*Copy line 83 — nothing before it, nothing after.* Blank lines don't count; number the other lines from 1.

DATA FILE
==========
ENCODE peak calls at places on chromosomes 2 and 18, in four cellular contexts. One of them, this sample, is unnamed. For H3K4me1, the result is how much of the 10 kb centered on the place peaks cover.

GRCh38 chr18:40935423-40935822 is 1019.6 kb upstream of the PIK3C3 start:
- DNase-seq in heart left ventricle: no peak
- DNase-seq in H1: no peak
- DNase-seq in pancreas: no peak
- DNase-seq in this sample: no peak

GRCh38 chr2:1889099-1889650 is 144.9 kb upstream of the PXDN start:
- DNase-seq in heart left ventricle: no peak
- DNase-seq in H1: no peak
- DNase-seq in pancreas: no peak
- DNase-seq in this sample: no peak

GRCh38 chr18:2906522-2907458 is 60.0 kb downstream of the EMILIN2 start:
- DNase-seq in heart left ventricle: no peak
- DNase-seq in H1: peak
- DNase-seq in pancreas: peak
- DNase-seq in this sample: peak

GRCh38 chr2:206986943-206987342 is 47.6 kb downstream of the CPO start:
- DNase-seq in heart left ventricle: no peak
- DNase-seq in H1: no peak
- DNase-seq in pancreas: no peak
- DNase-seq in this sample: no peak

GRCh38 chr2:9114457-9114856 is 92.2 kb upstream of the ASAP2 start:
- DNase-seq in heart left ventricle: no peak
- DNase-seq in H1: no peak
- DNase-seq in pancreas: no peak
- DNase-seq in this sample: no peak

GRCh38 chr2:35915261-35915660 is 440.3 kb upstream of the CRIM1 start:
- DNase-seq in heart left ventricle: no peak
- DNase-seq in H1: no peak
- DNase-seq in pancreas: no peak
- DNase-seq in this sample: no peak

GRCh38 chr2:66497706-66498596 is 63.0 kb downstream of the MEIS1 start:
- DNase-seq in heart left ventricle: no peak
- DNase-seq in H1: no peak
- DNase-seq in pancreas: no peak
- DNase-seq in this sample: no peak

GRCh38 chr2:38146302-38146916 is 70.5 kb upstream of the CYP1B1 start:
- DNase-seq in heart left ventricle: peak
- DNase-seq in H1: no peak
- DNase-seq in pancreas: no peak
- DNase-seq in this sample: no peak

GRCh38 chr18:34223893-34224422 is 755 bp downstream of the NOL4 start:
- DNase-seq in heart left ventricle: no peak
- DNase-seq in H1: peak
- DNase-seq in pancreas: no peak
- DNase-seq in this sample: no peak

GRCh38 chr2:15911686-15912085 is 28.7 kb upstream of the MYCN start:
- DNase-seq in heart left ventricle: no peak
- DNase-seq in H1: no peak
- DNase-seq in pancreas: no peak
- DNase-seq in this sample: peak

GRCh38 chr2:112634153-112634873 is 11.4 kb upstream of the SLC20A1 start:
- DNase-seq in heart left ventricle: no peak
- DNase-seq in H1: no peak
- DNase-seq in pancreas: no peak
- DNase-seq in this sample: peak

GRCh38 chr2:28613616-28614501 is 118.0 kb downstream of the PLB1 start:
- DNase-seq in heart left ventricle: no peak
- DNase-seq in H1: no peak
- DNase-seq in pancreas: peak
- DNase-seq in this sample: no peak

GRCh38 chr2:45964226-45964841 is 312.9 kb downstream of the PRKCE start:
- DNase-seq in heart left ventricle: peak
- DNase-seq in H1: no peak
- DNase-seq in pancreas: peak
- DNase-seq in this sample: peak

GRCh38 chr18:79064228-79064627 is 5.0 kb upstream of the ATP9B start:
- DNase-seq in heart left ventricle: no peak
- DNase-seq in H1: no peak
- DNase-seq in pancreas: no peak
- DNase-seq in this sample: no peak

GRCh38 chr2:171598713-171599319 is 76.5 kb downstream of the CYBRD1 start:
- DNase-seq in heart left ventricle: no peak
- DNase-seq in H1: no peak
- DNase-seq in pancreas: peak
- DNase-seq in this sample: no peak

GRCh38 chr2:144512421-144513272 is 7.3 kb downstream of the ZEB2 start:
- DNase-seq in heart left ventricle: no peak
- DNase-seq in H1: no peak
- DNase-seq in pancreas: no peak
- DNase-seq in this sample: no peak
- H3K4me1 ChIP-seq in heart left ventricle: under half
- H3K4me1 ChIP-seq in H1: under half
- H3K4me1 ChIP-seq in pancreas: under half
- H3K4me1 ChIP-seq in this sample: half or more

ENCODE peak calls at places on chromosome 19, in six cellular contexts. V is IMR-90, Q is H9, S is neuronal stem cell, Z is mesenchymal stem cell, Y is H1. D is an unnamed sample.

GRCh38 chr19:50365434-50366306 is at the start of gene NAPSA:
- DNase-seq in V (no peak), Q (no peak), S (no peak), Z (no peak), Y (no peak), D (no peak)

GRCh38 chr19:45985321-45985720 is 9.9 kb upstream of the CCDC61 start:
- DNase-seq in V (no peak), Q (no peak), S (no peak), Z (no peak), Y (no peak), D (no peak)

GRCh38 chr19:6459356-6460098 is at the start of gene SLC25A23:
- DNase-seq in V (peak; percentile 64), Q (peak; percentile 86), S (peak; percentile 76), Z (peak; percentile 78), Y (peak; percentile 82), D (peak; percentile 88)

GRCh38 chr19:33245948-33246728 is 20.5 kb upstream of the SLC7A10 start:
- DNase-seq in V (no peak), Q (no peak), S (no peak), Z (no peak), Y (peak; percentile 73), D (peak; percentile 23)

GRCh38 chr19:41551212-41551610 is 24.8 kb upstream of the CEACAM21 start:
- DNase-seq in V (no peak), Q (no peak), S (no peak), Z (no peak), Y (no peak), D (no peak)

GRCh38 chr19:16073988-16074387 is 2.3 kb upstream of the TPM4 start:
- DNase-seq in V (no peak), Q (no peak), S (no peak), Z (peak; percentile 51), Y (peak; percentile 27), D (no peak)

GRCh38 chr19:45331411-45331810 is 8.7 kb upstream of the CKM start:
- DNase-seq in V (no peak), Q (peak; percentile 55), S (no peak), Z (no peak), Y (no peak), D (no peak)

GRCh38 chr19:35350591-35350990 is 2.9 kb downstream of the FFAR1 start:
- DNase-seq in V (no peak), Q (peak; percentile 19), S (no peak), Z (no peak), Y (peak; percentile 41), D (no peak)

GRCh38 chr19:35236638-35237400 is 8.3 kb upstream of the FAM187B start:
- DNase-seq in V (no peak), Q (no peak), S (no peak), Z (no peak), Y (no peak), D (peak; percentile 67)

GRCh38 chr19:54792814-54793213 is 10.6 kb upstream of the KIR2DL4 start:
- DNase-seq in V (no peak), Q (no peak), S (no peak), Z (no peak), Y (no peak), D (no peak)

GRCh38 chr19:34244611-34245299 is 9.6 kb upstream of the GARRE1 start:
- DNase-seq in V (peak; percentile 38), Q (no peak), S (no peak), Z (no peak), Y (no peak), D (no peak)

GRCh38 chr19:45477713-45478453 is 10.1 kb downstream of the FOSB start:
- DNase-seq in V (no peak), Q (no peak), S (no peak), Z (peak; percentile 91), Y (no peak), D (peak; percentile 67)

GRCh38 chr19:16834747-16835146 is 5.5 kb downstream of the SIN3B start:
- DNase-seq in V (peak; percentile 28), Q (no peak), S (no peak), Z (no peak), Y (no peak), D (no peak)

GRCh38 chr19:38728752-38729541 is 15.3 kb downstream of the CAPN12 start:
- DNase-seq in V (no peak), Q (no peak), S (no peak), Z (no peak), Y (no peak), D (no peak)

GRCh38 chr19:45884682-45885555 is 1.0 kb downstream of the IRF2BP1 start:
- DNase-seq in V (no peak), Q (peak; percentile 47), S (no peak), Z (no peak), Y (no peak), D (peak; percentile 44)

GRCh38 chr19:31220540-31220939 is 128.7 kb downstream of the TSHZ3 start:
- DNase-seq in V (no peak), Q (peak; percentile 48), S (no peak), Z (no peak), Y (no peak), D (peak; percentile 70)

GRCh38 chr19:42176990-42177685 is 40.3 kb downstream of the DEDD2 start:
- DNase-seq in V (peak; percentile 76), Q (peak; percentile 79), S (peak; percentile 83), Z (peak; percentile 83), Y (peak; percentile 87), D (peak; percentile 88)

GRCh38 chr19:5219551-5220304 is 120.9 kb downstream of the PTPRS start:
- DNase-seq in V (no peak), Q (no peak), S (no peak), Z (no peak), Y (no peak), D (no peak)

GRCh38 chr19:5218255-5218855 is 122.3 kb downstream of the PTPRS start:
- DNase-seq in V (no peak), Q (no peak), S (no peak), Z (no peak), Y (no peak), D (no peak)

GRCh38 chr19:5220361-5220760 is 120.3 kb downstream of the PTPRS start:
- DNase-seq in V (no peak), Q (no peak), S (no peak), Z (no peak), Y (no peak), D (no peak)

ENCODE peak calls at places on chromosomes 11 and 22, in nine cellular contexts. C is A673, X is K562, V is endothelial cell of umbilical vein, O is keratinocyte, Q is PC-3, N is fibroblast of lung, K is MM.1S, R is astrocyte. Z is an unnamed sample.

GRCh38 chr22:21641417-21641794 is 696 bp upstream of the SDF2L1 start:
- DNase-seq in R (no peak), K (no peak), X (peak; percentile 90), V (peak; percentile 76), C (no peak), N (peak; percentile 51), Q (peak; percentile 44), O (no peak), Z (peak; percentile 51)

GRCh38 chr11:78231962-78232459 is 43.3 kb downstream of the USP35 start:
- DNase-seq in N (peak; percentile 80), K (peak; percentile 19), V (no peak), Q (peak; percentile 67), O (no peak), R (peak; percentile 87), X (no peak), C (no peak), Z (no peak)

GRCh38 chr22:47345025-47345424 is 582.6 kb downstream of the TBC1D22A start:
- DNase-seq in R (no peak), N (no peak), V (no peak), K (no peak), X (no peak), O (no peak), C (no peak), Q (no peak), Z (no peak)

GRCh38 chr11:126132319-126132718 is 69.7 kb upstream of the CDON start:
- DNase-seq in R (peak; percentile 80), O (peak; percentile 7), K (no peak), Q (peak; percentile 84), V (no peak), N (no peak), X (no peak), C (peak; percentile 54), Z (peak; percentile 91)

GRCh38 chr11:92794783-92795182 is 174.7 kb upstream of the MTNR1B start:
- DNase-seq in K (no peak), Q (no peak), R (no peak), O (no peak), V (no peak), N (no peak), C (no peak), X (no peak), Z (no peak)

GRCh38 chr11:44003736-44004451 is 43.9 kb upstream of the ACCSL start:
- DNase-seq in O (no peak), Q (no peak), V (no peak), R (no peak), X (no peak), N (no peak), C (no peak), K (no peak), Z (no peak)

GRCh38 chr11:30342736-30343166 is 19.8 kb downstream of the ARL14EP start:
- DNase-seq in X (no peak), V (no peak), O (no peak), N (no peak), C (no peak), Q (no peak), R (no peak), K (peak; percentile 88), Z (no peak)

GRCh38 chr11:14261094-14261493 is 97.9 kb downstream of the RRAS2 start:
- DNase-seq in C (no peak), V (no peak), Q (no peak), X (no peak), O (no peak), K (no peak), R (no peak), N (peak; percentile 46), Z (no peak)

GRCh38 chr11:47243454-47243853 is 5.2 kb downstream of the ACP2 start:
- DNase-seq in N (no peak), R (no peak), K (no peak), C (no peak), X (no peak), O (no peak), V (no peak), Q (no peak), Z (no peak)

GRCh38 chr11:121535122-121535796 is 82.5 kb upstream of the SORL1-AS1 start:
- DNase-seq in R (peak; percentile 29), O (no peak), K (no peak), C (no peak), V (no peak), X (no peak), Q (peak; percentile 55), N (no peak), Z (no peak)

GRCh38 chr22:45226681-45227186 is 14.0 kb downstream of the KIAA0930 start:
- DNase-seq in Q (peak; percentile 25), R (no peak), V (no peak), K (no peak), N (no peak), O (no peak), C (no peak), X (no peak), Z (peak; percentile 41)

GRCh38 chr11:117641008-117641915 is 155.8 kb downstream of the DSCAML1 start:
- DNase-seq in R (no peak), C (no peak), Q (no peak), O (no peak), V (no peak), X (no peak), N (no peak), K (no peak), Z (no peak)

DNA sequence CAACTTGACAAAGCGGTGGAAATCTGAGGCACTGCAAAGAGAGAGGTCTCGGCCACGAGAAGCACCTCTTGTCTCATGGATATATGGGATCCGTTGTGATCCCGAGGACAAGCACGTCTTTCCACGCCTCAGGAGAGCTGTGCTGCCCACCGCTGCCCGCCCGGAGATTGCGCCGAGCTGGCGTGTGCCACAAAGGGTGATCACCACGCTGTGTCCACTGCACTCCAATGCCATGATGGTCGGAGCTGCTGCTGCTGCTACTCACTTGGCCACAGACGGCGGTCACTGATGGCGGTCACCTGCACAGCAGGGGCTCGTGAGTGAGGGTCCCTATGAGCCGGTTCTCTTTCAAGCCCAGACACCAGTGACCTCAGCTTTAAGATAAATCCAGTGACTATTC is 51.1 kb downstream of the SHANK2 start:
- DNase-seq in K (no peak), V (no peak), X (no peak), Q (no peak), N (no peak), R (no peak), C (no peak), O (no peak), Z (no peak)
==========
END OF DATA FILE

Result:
- H3K4me1 ChIP-seq in H1: under half